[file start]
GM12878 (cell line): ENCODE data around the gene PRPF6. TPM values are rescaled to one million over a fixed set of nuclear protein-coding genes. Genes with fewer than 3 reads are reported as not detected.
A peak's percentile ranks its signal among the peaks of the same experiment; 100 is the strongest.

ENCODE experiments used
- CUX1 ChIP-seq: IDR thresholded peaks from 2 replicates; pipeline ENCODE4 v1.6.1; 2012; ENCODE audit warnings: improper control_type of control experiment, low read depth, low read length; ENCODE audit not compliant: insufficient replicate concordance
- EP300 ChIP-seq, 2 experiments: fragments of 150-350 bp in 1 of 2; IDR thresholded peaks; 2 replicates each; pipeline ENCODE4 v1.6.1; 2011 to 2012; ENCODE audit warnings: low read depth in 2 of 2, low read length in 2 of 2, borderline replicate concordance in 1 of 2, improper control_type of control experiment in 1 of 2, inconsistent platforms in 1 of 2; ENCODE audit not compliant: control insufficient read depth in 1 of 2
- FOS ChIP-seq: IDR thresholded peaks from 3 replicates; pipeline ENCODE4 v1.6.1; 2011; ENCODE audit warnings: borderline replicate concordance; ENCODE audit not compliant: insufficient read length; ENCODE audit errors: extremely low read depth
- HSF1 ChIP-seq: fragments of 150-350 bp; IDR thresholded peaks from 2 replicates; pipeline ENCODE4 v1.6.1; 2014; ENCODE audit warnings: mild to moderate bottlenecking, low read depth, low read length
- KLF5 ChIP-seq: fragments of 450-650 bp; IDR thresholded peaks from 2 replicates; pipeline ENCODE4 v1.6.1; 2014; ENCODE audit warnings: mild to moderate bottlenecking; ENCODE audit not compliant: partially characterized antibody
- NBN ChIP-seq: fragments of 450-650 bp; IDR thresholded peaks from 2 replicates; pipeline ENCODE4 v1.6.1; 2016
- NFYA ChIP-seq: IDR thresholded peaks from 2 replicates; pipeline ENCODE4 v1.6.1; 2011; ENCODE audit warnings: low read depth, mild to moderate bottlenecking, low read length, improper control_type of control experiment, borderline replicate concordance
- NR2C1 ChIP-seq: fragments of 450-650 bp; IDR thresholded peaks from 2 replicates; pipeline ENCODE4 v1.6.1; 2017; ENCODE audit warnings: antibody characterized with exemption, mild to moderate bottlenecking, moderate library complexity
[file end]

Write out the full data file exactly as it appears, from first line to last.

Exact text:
GM12878 (cell line): ENCODE data around the gene PRPF6. TPM values are rescaled to one million over a fixed set of nuclear protein-coding genes. Genes with fewer than 3 reads are reported as not detected.
A peak's percentile ranks its signal among the peaks of the same experiment; 100 is the strongest.

ENCODE experiments used
- CUX1 ChIP-seq: IDR thresholded peaks from 2 replicates; pipeline ENCODE4 v1.6.1; 2012; ENCODE audit warnings: improper control_type of control experiment, low read depth, low read length; ENCODE audit not compliant: insufficient replicate concordance
- EP300 ChIP-seq, 2 experiments: fragments of 150-350 bp in 1 of 2; IDR thresholded peaks; 2 replicates each; pipeline ENCODE4 v1.6.1; 2011 to 2012; ENCODE audit warnings: low read depth in 2 of 2, low read length in 2 of 2, borderline replicate concordance in 1 of 2, improper control_type of control experiment in 1 of 2, inconsistent platforms in 1 of 2; ENCODE audit not compliant: control insufficient read depth in 1 of 2
- FOS ChIP-seq: IDR thresholded peaks from 3 replicates; pipeline ENCODE4 v1.6.1; 2011; ENCODE audit warnings: borderline replicate concordance; ENCODE audit not compliant: insufficient read length; ENCODE audit errors: extremely low read depth
- HSF1 ChIP-seq: fragments of 150-350 bp; IDR thresholded peaks from 2 replicates; pipeline ENCODE4 v1.6.1; 2014; ENCODE audit warnings: mild to moderate bottlenecking, low read depth, low read length
- KLF5 ChIP-seq: fragments of 450-650 bp; IDR thresholded peaks from 2 replicates; pipeline ENCODE4 v1.6.1; 2014; ENCODE audit warnings: mild to moderate bottlenecking; ENCODE audit not compliant: partially characterized antibody
- NBN ChIP-seq: fragments of 450-650 bp; IDR thresholded peaks from 2 replicates; pipeline ENCODE4 v1.6.1; 2016
- NFYA ChIP-seq: IDR thresholded peaks from 2 replicates; pipeline ENCODE4 v1.6.1; 2011; ENCODE audit warnings: low read depth, mild to moderate bottlenecking, low read length, improper control_type of control experiment, borderline replicate concordance
- NR2C1 ChIP-seq: fragments of 450-650 bp; IDR thresholded peaks from 2 replicates; pipeline ENCODE4 v1.6.1; 2017; ENCODE audit warnings: antibody characterized with exemption, mild to moderate bottlenecking, moderate library complexity